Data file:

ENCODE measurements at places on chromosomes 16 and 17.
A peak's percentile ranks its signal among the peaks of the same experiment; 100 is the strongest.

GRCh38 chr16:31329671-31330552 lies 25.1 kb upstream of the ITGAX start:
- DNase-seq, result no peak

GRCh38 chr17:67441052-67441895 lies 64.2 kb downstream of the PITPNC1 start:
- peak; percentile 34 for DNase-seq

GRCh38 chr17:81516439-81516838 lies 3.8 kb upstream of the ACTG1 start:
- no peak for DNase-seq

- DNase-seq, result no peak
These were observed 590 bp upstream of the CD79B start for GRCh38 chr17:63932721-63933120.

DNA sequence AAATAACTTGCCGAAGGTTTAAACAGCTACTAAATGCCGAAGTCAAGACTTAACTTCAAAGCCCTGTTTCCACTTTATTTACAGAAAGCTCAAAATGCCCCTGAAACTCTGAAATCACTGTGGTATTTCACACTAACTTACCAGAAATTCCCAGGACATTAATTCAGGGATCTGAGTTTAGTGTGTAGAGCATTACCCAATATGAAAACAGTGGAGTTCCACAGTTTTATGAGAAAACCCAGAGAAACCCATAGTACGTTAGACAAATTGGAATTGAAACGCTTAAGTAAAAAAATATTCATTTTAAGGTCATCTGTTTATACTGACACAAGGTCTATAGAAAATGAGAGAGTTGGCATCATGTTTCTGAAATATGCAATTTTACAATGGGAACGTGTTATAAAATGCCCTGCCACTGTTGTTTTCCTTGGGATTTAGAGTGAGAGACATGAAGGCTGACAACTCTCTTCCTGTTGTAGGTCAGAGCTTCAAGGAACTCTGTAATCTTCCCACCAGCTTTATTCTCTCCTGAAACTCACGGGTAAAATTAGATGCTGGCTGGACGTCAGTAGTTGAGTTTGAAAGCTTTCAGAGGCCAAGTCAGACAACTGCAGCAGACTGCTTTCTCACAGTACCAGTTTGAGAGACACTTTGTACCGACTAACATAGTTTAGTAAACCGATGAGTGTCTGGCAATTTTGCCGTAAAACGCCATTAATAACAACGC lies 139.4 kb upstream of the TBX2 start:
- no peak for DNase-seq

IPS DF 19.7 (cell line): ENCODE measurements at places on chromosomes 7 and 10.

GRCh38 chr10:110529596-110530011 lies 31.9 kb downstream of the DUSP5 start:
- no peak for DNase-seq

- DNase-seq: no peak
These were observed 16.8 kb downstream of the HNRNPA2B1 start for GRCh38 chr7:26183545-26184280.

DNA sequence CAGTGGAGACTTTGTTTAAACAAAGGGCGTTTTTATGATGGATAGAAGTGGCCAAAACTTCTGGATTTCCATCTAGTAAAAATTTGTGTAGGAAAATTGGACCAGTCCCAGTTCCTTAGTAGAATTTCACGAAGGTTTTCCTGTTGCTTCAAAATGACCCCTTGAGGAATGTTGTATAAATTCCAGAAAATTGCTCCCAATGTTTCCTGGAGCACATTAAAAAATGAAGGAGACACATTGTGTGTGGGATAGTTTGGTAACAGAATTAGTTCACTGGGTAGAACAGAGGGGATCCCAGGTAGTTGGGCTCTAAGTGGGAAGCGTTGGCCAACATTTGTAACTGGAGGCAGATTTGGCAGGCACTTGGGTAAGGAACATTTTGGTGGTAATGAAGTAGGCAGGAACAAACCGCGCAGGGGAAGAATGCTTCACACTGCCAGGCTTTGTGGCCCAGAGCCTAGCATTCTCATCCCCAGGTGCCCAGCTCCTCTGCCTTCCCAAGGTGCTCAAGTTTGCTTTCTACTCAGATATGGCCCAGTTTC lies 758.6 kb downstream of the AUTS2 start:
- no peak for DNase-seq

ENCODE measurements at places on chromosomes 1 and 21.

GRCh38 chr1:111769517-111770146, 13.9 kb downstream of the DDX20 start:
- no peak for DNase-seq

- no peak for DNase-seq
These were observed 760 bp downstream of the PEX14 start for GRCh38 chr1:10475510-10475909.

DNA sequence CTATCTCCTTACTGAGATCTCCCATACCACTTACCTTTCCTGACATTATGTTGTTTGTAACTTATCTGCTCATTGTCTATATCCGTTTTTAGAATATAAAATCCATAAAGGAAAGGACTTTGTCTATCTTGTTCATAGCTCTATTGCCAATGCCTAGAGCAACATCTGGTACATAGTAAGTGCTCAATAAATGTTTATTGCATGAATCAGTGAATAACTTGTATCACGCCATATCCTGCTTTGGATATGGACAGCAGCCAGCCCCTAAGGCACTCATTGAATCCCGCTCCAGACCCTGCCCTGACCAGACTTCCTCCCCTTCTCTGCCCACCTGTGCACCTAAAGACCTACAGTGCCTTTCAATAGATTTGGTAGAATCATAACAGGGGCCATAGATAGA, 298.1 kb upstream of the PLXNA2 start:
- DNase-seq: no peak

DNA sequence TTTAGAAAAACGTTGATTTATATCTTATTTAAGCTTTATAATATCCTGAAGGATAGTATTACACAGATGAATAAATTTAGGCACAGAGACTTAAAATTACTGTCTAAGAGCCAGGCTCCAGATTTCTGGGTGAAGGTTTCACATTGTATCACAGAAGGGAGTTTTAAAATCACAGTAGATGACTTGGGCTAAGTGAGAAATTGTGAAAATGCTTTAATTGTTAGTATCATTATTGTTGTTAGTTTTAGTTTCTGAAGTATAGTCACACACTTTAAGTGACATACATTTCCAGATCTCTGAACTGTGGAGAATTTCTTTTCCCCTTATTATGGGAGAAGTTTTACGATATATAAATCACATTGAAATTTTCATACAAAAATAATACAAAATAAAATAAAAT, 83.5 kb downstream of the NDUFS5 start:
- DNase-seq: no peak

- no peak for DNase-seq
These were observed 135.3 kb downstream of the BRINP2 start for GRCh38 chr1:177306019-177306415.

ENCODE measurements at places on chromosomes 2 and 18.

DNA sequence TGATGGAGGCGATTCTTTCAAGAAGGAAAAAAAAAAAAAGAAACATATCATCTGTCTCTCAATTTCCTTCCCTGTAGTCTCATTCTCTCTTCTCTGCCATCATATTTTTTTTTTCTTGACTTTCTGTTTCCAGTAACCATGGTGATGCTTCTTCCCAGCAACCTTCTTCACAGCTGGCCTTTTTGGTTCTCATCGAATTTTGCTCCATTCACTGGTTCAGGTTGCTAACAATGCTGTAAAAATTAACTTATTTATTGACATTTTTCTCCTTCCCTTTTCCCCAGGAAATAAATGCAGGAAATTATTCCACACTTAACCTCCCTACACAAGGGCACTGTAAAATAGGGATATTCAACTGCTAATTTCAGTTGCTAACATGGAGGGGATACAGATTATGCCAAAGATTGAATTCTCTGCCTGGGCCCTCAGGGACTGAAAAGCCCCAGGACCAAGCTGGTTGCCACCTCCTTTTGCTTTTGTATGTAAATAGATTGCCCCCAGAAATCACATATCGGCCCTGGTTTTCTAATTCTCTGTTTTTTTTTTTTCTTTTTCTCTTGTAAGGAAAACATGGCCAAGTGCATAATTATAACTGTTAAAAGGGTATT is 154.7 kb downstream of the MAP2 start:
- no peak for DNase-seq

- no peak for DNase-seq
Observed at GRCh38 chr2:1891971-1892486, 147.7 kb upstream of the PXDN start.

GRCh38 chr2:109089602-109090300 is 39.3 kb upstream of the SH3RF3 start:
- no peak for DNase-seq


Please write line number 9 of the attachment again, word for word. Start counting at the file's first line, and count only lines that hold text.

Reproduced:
- DNase-seq, result no peak